You can rave and rant and call everyone sheeple, but them are the facts. Your vision is not what Americans want. And no matter how much smarter you think you are than the average American, you ain't gonna change that by insults. Only by slowly changing opinions, one at a time, inch by inch, over the long haul. Incrementally.

So you can work with the large groups and try to change things slowly and incrementally. Or you can heckle on the sidelines and be out of the game.

It's your choice. But don't blame us if we want to actually play and do something.

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Wayward Son
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quote:
But Daruma, riding a charging elephant with a lance is cool. [Cool] Riding a charging donkey is, well, it's riding a charging donkey.
It may not look cool, JWatts, but when you prick the elephant's leg and he stumbles, it is really something to watch the elephant's rider fall off the saddle. [Big Grin]
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flydye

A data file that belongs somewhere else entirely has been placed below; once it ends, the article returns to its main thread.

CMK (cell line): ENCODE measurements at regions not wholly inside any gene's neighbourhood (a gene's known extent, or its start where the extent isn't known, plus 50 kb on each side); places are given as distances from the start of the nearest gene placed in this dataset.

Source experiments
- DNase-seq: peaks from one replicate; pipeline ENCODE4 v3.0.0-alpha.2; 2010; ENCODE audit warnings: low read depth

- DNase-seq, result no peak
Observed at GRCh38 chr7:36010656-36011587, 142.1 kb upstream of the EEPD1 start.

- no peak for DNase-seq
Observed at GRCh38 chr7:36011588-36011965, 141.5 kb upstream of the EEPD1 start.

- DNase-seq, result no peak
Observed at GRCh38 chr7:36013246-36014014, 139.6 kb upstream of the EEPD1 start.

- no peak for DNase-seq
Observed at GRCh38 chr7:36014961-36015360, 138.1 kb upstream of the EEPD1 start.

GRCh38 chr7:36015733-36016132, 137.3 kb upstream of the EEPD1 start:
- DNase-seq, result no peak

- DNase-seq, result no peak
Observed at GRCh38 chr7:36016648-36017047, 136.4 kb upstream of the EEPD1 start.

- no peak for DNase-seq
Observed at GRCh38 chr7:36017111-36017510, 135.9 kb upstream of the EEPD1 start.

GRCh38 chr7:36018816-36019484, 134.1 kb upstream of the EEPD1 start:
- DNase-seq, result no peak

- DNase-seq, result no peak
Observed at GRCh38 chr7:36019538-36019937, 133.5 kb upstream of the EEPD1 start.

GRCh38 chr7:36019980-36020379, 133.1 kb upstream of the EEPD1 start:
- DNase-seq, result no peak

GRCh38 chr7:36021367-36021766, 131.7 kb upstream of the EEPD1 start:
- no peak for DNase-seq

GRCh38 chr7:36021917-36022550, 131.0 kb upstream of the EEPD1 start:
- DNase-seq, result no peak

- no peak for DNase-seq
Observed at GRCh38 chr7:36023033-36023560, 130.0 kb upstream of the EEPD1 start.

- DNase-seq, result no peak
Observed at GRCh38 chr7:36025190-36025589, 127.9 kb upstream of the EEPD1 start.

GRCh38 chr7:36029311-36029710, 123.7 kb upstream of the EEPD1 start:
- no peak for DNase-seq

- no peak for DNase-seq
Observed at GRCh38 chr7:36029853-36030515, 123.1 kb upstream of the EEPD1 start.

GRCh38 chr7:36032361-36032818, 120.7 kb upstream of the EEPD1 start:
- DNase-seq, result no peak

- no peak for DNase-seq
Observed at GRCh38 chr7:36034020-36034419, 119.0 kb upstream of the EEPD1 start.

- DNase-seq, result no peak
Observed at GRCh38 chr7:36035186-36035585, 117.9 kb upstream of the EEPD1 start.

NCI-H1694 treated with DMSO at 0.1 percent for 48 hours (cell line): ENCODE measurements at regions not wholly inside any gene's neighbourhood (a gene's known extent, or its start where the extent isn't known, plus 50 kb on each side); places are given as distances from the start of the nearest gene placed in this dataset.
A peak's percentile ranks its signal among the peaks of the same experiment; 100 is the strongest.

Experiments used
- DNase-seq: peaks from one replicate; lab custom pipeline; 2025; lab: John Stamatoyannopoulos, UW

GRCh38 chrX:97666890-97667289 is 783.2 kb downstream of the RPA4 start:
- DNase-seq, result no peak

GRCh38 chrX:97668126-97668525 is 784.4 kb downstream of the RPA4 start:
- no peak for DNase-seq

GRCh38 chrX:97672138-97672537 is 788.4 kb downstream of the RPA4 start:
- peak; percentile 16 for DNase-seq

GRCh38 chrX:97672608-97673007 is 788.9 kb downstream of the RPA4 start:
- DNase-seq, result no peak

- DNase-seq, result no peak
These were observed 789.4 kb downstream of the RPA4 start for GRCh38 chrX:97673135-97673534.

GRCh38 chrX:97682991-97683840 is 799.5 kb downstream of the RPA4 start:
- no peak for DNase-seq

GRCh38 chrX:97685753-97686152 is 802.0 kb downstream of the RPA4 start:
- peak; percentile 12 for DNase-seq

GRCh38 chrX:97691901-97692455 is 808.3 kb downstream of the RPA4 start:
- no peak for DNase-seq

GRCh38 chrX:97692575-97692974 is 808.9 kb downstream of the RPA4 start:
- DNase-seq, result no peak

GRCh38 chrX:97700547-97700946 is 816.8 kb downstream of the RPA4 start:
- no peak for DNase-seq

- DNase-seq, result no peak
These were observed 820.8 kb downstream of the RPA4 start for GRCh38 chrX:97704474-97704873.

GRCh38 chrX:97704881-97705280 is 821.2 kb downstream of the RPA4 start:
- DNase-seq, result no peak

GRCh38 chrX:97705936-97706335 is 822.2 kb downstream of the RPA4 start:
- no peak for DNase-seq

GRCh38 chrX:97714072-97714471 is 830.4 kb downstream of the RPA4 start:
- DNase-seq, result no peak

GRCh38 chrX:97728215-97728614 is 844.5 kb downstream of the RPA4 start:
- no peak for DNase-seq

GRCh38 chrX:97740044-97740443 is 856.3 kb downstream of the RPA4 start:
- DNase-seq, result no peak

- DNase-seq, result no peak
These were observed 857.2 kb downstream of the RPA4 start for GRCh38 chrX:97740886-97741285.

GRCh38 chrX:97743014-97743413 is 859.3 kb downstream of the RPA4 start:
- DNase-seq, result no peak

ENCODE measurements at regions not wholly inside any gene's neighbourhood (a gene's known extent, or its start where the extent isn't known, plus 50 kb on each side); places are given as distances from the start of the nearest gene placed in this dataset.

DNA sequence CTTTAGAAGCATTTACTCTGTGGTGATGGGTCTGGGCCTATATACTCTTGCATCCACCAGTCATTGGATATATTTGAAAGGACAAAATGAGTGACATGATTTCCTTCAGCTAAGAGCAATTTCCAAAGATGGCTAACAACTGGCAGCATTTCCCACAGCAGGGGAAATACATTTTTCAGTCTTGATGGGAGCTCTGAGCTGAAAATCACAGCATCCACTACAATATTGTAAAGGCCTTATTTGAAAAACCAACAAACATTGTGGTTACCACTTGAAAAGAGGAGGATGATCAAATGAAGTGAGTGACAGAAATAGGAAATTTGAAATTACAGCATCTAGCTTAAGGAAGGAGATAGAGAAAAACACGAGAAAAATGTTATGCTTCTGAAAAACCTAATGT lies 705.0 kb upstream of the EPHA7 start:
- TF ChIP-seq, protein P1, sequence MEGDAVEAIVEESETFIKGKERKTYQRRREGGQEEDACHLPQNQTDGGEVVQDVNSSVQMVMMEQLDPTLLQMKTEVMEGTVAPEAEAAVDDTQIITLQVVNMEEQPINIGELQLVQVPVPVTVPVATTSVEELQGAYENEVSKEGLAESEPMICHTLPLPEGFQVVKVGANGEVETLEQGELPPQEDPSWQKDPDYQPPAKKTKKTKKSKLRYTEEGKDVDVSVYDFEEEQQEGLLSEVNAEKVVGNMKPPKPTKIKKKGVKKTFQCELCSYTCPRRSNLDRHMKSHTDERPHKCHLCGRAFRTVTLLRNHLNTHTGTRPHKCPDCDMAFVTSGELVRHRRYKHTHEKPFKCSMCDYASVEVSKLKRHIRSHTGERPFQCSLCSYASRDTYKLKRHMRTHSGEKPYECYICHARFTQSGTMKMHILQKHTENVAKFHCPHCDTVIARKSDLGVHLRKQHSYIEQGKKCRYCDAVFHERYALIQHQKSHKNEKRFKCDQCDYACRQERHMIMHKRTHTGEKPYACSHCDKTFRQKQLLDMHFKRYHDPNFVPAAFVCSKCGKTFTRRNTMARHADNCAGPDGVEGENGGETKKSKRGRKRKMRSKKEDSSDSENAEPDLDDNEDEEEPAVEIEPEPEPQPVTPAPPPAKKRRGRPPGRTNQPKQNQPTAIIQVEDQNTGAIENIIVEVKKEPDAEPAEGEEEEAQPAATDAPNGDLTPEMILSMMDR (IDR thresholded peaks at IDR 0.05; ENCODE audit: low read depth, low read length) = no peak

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To be clear: I would like to see that powerplant sale to be a bit more prominant in civil discussion. Since I don't understand the positives or negatives of that, it shouldn't be hidden.
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TomDavidson
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Here's the text of that provision, fly:

quote:
16.896 Sale or contractual operation of state−owned heating, cooling, and power plants. (1) Notwithstanding ss. 13.48 (14) (am) and 16.705 (1), the department may sell any state−owned heating, cooling, and power plant or may contract with a private entity for the operation of any such plant, with or without solicitation of bids, for any amount that the department determines to be in the best interest of the state. Notwithstanding ss. 196.49 and 196.80, no approval or certification of the public service commission is necessary for a public utility to purchase, or contract for the operation of, such a plant, and any such purchase is considered to be in the public interest and to comply with the criteria for certification of a project under s. 196.49 (3) (b).